A Leave No Trace Guide to Pictured Rocks National Lakeshore

Munising, MI: Pictured Rocks National Lakeshore offers a bit of everything the upper peninsula of Michigan is known for. Whether you hike, backpack, paddle, birdwatch, picnic or ice climb, this park has something for you. But with ease of access improvements and the nationwide increase in outdoor recreation, the area is facing significant impact pressure. Visitation to Pictured Rocks has increased by 40% over the last four years! This led to the area being nominated as a 2018 Hot Spot . Traveling Trainers spent a week at Pictured Rocks working with National Park staff to...

Cache In, Trash Out

Seattle, WA: Calling all geocachers! It’s time to Cache In, Trash Out (CITO). Twice a year, Geocaching highlights worldwide CITO cleanup events, where geocachers can give back to the trails and protected lands they love to explore. You can join this effort on Sept. 15-23, 2018, when geocachers and community groups work together to improve parks and other outdoor environments. Find a few geocaches in your neck of the woods, then head out into the literal woods for a day cleaning up litter, removing invasive species, building trails, and more. If you’re new to this, geocaching...

Wilderness Words: Carr

Georgetown, Colorado: Traveling trainers are always talking about their cars. But today, we want to talk about the other type of carr. A carr is a variety of wetland characterized by low woody plants like willows and alders. It's like a swamp, but with shrubs instead of trees. When hiking through a carr, stay on the designated trail, even if your boots get wet. And they will get wet. Learn more in the video below: Leave No Trace's Joe Besl and Joe Creaghead are part of the 2018 Subaru/Leave No Trace Traveling Trainer Program that provides free,...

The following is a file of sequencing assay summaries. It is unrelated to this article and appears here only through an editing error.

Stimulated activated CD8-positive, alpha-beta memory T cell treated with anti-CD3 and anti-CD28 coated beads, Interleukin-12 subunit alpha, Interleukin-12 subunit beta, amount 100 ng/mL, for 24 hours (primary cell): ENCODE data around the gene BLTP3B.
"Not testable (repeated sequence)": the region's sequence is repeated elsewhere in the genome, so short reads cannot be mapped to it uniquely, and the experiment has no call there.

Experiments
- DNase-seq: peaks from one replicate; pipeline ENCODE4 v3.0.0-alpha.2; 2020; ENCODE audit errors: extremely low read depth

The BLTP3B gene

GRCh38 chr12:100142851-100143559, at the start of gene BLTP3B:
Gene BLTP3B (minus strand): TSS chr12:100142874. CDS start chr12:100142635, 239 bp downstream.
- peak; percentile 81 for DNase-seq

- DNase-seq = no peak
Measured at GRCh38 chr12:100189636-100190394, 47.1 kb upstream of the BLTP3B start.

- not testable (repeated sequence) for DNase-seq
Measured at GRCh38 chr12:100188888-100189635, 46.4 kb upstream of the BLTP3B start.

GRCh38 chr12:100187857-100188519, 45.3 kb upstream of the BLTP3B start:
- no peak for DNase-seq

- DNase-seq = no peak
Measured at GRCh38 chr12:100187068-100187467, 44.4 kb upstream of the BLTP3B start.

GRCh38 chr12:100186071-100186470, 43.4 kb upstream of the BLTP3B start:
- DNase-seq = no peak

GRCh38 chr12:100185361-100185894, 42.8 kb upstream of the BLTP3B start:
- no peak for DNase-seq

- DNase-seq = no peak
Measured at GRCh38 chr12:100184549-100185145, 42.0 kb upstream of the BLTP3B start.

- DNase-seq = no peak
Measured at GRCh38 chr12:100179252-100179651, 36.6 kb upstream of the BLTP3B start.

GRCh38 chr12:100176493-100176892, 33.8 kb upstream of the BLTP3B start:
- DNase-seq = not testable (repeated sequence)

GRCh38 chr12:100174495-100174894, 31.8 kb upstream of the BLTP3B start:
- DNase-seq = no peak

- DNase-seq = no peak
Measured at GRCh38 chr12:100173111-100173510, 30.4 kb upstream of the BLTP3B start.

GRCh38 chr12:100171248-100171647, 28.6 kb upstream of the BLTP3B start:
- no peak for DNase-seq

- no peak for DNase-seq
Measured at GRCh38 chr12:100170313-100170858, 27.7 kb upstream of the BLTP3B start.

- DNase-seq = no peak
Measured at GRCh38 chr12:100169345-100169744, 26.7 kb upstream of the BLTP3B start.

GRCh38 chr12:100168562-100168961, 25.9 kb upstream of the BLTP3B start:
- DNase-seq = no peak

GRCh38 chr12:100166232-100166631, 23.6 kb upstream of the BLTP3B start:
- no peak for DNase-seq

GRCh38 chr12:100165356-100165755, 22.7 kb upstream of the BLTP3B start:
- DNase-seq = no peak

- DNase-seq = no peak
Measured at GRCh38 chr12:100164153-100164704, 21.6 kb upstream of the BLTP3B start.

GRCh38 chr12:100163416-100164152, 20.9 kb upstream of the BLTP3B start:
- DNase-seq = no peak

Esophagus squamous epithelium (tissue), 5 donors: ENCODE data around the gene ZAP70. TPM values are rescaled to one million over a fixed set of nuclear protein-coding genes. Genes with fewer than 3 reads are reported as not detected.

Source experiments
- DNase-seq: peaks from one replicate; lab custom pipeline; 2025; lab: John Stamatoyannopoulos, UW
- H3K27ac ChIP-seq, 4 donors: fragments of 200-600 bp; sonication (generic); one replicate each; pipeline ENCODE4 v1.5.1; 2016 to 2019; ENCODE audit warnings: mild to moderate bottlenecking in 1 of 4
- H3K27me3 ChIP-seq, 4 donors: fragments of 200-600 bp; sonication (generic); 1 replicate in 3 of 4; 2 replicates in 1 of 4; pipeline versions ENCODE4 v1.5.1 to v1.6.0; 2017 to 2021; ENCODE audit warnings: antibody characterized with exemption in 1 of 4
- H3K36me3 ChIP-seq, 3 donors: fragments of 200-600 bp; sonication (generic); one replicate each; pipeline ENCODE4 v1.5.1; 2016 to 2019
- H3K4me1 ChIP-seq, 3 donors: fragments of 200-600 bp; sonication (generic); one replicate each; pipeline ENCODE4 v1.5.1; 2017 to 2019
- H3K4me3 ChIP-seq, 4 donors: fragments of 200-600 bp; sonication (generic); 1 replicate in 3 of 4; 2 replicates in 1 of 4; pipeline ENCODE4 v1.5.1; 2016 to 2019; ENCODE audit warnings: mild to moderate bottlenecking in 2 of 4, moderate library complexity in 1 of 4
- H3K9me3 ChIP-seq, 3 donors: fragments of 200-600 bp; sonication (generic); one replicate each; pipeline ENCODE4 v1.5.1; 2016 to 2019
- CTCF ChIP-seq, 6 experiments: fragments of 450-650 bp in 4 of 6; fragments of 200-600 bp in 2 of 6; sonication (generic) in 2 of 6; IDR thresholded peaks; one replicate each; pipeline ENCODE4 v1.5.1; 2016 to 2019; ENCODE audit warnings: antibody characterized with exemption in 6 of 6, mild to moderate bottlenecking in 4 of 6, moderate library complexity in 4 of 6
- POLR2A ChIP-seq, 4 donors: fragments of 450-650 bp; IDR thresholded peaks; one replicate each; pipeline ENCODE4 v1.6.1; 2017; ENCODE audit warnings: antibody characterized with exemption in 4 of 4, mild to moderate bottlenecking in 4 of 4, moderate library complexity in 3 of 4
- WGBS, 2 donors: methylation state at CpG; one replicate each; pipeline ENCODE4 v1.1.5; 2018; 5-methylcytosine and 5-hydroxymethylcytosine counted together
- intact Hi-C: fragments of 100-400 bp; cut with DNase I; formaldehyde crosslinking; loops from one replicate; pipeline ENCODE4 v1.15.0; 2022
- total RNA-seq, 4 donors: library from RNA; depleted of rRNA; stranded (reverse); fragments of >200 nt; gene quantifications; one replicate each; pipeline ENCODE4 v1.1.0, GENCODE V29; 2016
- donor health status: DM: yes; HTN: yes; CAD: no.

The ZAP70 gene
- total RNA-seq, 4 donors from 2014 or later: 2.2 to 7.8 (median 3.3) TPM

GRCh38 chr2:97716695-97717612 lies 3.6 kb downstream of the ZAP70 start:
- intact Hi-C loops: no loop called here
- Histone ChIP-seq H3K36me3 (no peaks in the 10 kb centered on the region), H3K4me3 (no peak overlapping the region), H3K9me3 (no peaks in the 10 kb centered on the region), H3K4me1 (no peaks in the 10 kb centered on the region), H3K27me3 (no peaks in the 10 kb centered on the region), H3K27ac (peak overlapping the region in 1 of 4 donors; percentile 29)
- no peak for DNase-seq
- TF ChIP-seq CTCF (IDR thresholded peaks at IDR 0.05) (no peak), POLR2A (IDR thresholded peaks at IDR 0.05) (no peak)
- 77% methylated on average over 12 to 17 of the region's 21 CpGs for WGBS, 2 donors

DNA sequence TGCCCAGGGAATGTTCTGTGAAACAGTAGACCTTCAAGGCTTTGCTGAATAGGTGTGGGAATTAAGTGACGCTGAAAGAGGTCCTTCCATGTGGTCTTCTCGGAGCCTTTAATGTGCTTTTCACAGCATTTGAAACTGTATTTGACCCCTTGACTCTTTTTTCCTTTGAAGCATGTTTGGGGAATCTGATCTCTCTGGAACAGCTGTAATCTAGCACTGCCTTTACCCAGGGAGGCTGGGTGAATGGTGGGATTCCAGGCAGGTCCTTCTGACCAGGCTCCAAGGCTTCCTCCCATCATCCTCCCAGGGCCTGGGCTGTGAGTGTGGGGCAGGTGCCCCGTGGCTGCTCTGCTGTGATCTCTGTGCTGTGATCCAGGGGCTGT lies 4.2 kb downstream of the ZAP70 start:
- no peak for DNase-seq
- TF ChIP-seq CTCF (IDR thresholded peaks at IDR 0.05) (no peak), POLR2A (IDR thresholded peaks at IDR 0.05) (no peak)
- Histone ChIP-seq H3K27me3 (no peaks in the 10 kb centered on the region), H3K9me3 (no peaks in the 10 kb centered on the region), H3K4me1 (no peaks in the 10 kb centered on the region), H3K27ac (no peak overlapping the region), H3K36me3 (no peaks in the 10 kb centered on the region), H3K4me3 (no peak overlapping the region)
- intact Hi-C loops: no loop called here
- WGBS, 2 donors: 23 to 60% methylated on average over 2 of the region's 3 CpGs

Anatomy of a Successful Hot Spot

Aspen, CO: Imagine a cross between a frat party and a Phish concert. Now drop that scene onto a high alpine basin with a small hot springs pool and you’ve got an idea of the trouble that was facing Conundrum Hot Springs until recently. Trash, discarded clothing, exposed piles of human waste (yup, poop), loud groups and music playing on speakers, vegetation damage from trampling and firewood gathering, human-wildlife conflicts, and safety risks to unprepared hikers marred the wilderness character of this otherwise idyllic spot high in the Maroon Bells-Snowmass Wilderness...

What's With All the Dog Poop Bags?

Long Eddy, NY: Does your walk routine with your furry best friend look something like this? Grab poop bag. Walk dog. Pick up poop. Leave bag on ground because you’ll definitely grab it on the way back. Walk back to car and realize that you definitely forgot the fully loaded poop bag on the ground. Doh! Down with picking up dog doo, but need a better way to carry it? Check out this video for easy ways to hold onto used dog poop bags until you can throw them away in the trash. Dog Poop FAQs We’ve discovered that there’s often no malice behind leaving poop bags...